Mobile Predictions for 2013

Whilst mobile technologies move quickly, its rise has been steady and incremental for well over a decade. There has not been, nor never will be a ‘year of mobile.’ So largely speaking, most trends in mobile have already started. If you’ve been reading the marketing and technology press then you will already have a good idea what will happen in 2013. But which trends are just fads and which will become a reality?

QR code scansIt feels like QR, Augmented Reality and NFC have been on mobile forever. Don’t expect to see any significant shifts. Consumers will still not see the point of scanning a QR code, with less than 20% of Europe’s smartphone owners doing so. AR will remain exciting and interesting, but with a few million users it will continue to be niche for brands. NFC is also struggling. The lack of a chip in the iPhone5 hasn’t helped adoption, and neither has the lack of terminals. The biggest hurdle is consumer perception of security. Sure, we are beginning to see NFC in credit cards, but it is all about perceptions, and payment providers have a lot of work to do to build trust.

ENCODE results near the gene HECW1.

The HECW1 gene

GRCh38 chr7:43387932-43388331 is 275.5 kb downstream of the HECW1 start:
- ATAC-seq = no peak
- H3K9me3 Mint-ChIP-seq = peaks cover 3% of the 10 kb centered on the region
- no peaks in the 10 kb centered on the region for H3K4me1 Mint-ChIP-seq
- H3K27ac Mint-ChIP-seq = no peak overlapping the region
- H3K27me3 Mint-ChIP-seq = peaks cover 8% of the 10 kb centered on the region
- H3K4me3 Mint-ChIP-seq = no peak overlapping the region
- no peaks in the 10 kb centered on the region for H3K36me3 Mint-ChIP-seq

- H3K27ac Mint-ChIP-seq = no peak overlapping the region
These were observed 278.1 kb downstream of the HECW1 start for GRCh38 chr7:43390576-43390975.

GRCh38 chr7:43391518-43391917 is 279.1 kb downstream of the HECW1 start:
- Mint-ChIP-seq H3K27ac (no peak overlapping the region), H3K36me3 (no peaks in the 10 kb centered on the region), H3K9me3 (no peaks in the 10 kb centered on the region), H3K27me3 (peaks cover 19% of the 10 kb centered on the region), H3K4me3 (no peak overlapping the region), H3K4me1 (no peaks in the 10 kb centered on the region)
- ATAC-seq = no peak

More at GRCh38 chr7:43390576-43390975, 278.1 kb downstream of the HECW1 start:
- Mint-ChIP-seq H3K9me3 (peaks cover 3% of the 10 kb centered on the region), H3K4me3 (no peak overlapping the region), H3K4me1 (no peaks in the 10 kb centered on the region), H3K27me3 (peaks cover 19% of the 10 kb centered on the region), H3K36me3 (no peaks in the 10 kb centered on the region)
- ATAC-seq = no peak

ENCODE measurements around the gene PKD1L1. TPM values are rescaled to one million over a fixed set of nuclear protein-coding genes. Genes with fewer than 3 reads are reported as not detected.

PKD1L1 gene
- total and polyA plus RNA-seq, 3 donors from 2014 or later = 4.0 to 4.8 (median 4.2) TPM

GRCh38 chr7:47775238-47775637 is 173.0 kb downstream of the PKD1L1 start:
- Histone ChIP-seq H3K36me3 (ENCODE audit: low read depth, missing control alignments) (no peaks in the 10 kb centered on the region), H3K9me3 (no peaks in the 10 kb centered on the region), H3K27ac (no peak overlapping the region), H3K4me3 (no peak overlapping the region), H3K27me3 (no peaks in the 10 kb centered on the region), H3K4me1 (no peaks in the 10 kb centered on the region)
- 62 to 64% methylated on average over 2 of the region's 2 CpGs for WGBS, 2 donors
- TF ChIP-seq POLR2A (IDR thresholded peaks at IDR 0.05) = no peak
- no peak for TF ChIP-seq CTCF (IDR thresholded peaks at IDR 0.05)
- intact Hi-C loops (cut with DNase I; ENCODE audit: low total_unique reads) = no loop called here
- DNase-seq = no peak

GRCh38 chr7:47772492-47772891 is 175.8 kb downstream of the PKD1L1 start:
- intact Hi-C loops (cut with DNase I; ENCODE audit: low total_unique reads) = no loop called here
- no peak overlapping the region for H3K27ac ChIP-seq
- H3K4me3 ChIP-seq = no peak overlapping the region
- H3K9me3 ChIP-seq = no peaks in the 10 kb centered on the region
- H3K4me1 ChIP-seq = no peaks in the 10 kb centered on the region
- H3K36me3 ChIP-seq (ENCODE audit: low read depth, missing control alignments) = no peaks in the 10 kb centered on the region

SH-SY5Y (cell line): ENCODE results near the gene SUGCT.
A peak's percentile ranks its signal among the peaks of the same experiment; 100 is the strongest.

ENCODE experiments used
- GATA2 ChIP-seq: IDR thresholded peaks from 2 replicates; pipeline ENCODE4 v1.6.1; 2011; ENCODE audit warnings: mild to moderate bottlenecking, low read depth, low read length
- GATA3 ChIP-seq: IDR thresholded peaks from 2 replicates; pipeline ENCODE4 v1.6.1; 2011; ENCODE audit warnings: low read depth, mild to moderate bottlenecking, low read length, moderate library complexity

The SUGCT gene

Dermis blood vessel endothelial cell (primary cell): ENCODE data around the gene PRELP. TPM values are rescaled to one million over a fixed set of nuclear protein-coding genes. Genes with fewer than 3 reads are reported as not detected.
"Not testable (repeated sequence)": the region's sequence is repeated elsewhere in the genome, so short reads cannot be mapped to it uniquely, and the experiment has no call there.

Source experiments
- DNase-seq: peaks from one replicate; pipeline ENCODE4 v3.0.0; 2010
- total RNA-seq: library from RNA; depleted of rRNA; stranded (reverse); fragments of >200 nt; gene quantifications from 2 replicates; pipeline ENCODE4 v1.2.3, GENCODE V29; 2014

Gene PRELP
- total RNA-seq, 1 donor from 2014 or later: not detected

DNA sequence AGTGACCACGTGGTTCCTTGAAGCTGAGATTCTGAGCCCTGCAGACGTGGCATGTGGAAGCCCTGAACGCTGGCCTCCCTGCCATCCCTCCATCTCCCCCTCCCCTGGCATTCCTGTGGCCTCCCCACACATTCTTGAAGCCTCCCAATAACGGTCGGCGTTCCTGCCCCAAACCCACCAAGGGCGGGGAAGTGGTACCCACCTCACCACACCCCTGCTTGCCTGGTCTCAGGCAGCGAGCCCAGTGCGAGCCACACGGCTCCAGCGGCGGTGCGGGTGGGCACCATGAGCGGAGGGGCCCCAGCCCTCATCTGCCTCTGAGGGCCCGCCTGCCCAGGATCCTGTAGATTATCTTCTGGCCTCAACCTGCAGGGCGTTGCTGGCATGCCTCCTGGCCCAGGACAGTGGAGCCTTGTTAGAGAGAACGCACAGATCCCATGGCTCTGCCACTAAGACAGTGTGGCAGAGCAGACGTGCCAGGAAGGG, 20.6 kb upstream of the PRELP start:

Similarly mobile display advertising will only see an incremental rise. Although brands have been spending more in recent years, it still represents a very small portion of budgets (anyone remember iAd?), especially when compared to the time spent in mobile. Mary Meeker calls this ‘an opportunity’, but maybe brands don’t spend because it doesn’t deliver the numbers. Facebook and Google share prices have suffered as a result. But above all, mobile advertising doesn’t deliver a good experience on mobile. In the UK the operators announced a joint project called Weve, so expect to hear plenty more about it in 2013. Just don’t expect any significant shift in behavior.